Beverly Hills, Calif.
2004 WWE Hall of Fame Inductee
Bobby Heenan: Bio
You can call Bobby Heenan an evil genius or a broadcast journalist. Just don’t call him “The Weasel.”
In a career spanning over four decades, Bobby Heenan was the “The Brain” behind some of the most prolific Superstars in WWE history. Heenan plied his trade as their mischievous manager by running his mouth on their behalf with a sarcastic wit considered among the best in the business – and by often weaseling out of facing the inevitable consequences.
WWE Superstars under Heenan’s guidance came to be known as the Heenan Family, a moniker meant to show the strength of their alliance over the average stable. (Heenan also disliked the lowly “stable” description that he felt was “A place where you keep a bunch of fly-infested horses.”) Members of the Heenan Family need no introduction, as they include such legends as AWA Champion Nick Bockwinkel, the Blackjacks, Big John Studd, King Kong Bundy, "Ravishing" Rick Rude, "Mr. Perfect" Curt Hennig, the Brain Busters (Arn Anderson and Tully Blanchard), Harley Race, and of course, the first WWE Hall of Famer, Andre the Giant -- whom Heenan led to the ring at WrestleMania III before 93,173 Humanoids (Heenan’s nickname for the WWE Universe) at the Pontiac Silverdome in 1987.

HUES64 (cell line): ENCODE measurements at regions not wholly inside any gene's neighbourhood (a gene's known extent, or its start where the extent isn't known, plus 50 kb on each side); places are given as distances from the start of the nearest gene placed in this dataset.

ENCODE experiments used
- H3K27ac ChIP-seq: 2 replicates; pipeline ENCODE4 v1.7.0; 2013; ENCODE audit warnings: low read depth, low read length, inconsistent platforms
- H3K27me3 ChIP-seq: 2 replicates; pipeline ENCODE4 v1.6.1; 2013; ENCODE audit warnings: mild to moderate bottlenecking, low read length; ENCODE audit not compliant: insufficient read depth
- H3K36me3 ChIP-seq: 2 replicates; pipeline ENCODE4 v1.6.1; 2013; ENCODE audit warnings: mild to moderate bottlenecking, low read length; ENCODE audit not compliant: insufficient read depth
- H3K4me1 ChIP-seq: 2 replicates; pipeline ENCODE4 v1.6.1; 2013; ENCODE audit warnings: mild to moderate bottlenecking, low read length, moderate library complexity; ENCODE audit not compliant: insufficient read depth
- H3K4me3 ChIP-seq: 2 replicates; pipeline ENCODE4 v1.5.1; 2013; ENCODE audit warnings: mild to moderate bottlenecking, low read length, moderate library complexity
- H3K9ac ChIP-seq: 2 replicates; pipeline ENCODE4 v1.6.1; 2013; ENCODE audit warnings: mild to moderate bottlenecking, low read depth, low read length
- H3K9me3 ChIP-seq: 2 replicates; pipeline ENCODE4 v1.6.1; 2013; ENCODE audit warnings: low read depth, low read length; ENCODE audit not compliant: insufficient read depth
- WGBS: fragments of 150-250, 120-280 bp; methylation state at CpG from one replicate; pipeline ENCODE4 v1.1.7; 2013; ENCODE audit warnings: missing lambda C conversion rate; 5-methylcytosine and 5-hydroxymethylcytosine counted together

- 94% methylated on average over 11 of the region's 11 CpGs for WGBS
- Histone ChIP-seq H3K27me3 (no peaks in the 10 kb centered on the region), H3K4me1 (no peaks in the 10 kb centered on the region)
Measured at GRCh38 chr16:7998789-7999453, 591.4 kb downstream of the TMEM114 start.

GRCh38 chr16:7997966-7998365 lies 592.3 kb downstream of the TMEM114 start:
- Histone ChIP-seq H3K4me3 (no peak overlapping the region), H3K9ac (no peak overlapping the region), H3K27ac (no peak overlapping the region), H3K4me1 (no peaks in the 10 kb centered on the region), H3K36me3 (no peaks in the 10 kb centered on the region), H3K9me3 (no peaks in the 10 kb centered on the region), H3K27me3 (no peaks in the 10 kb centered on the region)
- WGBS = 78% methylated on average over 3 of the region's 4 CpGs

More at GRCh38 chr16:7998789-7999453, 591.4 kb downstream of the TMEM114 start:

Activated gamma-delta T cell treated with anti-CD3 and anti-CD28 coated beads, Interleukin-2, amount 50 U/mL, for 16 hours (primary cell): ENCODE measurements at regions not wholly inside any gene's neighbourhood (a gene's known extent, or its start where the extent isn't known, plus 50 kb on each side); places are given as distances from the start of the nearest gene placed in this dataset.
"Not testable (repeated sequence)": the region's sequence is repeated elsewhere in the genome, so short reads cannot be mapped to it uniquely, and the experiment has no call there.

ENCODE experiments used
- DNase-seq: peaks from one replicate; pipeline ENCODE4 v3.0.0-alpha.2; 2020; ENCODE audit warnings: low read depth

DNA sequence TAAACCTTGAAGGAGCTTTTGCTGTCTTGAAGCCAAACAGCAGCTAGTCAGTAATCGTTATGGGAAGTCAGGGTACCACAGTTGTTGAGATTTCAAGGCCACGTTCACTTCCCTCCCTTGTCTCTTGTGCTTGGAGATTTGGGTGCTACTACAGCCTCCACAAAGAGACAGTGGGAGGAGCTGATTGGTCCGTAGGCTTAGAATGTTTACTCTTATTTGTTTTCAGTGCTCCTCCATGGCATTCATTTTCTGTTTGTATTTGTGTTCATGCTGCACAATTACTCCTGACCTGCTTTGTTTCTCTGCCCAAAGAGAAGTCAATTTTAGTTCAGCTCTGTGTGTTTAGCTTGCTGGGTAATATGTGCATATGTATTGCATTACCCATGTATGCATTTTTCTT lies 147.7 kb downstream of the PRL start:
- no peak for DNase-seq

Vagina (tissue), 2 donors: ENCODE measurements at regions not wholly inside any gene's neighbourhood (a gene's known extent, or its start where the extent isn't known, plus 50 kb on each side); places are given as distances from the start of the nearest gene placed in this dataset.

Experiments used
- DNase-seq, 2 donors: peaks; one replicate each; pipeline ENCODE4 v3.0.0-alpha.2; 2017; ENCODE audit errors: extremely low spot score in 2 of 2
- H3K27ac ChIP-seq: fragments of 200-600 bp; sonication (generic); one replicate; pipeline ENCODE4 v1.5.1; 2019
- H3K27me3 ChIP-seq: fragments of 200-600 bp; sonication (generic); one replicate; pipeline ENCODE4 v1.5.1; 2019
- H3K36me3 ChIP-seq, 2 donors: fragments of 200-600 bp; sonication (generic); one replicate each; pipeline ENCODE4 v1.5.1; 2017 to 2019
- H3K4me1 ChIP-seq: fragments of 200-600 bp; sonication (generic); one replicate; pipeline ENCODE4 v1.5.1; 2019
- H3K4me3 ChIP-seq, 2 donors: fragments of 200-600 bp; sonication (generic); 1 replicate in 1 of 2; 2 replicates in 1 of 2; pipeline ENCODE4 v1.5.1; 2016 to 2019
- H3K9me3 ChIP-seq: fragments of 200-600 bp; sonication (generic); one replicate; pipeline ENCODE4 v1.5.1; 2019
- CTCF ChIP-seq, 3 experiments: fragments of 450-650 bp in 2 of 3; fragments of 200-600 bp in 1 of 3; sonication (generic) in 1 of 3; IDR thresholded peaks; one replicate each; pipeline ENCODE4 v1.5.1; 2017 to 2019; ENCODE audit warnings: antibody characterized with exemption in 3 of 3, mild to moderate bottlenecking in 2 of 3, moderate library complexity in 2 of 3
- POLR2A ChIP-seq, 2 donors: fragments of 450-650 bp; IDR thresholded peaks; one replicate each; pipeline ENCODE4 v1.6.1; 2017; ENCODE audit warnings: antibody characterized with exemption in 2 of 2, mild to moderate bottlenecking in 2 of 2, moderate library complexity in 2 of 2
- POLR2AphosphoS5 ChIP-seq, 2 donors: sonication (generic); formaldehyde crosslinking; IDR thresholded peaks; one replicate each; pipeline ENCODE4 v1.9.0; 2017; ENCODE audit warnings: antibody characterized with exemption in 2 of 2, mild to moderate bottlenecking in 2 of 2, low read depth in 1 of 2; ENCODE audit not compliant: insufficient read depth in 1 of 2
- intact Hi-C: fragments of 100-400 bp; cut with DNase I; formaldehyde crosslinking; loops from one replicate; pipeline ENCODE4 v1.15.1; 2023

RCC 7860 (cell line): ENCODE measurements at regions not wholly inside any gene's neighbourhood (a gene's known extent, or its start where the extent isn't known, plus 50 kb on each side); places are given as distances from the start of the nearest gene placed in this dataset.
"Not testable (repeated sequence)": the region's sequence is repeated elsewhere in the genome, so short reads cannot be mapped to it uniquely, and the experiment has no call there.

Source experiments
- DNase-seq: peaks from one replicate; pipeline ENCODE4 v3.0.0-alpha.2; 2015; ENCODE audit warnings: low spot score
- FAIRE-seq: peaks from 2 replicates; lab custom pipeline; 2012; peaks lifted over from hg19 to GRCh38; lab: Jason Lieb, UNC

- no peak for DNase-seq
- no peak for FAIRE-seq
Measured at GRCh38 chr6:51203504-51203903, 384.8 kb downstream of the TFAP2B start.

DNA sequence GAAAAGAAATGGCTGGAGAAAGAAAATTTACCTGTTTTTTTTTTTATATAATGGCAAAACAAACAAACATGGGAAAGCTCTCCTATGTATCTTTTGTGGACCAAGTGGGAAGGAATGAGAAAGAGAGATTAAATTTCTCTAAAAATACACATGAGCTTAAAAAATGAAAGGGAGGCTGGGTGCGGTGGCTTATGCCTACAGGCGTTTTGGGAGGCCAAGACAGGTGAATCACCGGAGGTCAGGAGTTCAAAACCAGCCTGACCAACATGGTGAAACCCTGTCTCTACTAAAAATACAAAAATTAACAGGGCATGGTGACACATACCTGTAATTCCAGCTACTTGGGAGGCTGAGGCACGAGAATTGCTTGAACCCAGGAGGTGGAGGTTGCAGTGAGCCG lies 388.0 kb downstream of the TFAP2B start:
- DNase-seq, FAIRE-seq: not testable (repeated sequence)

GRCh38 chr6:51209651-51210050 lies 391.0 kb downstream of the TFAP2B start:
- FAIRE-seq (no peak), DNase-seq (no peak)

For all the bravado Heenan brought to the managerial ranks, he made himself louder and prouder as an announcer. The self-proclaimed “broadcast journalist” regularly played favorites during matches he called and argued frequently with announcing partner and longtime friend Gorilla Monsoon in a pairing that rivaled the likes of Abbott & Costello for humor and chemistry. He was part of the original broadcast team for Monday Night RAW in 1993, and is the only person to have sat at the announcer’s table for both RAW and WCW Monday Nitro. Heenan returned to the WWE mic at Wrestlemania X-Seven alongside “Mean” Gene Okerlund to provide commentary for the Gimmick Battle Royal.
Heenan never shied from speaking his mind to get a rise out an opponent, to put down a rival he deemed inferior, and, as he admitted during his 2004 induction into the WWE Hall of Fame, to entertain the WWE Universe in the best way he knew how.
“(I was) allowed to express myself and bring my comedy into a business I often thought needed a kick in the pants and a couple of smiles rather than a guy blowing his nose and spitting,” said Heenan.